Only 6,400 teachers to get 2021 pay rise - of just £250

DfE confirms plan to 'pause' pay rises for vast majority of teachers, apart from small minority earning less than £24K

William Stewart

Teacher pay: Only 6,400 teachers to get a 2021 pay rise - of just £250

No more than 6,400 teachers would qualify for salary rises this year, under plans published by the Department for Education this morning.

And those who do get a rise would only have £250 added to their salaries.

Chancellor Rishi Sunak announced in November that there would be a public sector pay freeze, apart from for doctors and nurses, and public sector workers on less than £24,000 – who would receive a pay rise of at least £250.

This morning the DfE has revealed in evidence to the School Teachers’ Review Body that it estimates that around 5,200 full-time equivalent unqualified teachers "may be eligible for the £250 award".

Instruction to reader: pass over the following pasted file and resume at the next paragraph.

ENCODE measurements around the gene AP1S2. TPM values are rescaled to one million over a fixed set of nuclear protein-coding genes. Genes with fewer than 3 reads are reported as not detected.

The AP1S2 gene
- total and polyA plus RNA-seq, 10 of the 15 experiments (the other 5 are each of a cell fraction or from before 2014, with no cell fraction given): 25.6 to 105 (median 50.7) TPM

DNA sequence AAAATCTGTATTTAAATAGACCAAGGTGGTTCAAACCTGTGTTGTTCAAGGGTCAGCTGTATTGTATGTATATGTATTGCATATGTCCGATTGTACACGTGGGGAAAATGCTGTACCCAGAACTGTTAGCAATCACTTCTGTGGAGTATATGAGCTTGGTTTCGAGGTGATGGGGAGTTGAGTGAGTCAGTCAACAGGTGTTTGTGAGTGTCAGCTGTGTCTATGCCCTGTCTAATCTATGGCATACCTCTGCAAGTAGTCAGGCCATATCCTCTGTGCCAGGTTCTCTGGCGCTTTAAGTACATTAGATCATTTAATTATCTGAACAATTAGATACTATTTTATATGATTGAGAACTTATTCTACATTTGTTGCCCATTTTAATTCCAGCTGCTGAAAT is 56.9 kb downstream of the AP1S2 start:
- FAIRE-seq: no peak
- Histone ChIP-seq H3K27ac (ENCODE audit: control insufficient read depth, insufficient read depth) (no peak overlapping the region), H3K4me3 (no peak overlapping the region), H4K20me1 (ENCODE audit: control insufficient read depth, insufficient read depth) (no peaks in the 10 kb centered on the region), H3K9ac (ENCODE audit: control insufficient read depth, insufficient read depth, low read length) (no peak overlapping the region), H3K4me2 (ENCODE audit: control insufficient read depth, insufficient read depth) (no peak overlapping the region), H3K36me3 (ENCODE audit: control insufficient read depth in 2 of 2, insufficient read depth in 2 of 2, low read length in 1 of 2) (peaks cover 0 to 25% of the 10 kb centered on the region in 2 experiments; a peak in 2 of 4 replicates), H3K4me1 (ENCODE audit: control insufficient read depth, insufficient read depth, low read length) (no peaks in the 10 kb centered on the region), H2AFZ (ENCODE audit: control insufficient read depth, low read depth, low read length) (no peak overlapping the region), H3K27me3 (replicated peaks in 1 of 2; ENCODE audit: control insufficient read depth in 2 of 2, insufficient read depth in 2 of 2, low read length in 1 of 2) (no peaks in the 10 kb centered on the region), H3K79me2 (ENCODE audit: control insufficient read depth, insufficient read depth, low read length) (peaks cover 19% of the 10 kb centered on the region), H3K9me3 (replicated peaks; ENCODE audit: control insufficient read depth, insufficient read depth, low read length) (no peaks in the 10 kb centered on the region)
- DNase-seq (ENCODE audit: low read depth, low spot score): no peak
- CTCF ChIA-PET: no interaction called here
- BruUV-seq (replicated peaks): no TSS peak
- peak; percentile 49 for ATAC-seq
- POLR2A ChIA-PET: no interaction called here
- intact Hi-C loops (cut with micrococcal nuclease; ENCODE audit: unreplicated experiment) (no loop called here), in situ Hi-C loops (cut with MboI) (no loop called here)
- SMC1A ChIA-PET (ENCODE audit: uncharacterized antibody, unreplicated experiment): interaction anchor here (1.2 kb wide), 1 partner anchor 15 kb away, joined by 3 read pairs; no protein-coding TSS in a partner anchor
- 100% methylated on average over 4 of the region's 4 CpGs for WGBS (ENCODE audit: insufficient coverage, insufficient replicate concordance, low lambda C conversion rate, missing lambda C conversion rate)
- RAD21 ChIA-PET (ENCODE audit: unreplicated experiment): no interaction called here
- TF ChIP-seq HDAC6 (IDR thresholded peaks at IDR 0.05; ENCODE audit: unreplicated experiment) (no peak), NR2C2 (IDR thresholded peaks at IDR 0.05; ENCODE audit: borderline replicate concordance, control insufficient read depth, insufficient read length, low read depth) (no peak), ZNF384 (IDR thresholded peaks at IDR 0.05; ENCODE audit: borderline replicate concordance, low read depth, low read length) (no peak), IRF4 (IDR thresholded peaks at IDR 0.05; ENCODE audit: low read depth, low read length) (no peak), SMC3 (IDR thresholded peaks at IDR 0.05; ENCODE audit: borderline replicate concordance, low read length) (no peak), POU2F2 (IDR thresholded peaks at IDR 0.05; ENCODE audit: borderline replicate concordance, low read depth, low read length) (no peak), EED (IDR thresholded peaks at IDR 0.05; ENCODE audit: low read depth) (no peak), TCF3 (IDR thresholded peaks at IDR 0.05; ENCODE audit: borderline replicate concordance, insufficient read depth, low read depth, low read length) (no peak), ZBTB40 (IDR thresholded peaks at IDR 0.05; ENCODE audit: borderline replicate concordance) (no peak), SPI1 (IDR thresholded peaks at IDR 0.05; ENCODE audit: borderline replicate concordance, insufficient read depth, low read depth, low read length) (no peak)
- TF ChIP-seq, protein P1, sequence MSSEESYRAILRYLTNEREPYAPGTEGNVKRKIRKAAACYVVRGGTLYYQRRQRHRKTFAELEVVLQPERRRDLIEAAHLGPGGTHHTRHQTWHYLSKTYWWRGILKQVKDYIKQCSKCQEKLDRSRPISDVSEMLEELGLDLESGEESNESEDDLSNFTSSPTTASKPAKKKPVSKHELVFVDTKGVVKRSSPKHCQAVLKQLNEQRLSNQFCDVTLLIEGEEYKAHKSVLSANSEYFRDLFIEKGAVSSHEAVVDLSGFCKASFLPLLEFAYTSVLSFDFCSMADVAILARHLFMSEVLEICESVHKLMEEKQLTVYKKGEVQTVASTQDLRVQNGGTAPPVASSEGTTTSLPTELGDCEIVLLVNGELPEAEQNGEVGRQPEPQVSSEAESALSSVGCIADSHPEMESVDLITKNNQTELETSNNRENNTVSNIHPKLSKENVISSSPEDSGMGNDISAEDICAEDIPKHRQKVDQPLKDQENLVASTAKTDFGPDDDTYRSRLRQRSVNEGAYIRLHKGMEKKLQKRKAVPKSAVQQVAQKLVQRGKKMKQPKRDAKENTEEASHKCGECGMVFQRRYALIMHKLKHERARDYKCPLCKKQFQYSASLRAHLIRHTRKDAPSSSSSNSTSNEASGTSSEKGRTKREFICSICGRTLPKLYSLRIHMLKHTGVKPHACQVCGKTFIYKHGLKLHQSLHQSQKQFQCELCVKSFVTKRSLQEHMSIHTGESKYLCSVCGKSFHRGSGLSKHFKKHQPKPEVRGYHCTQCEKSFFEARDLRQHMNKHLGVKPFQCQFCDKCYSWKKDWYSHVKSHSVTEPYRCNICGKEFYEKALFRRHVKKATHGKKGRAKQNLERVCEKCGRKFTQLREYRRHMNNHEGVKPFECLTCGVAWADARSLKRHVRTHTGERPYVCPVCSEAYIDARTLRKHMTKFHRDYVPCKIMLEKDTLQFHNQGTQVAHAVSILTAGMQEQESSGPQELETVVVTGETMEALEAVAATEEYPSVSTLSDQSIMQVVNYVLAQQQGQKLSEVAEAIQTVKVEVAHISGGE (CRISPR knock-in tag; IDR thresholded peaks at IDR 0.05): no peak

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But it adds: "We outline several examples of how adjustments could be calculated for the differentiated London pay ranges, which could increase the estimated number of unqualified teachers receiving the award to 6,400."

Teachers hit by public sector pay freeze

The DfE also acknowledges that there are examples of academies paying qualified teachers less than £24,000, even though this is less than the £25,714 bottom of the qualified teacher pay range for maintained schools.

But the DfE says these are "incredibly rare" and its data shows that only 0.2 per cent of qualified teachers in academies are paid below the maintained school pay range.

"In many cases, these are likely to be data errors and do not necessarily place the teacher below the £24,000 threshold," the evidence continues.

"And these teachers are not covered by the School Teachers' Pay and Conditions Document, so academies will be able to make their own decisions about how to uplift pay for any qualified teachers who do earn under £24,000 currently."

Mr Sunak said in November that the coronavirus pandemic had "deepened the disparity" between public and private sector wages and that he could "not justify" an across-the-board public sector pay rise.

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William Stewart

William Stewart

William Stewart is News editor at Tes

Find me on Twitter @wstewarttes

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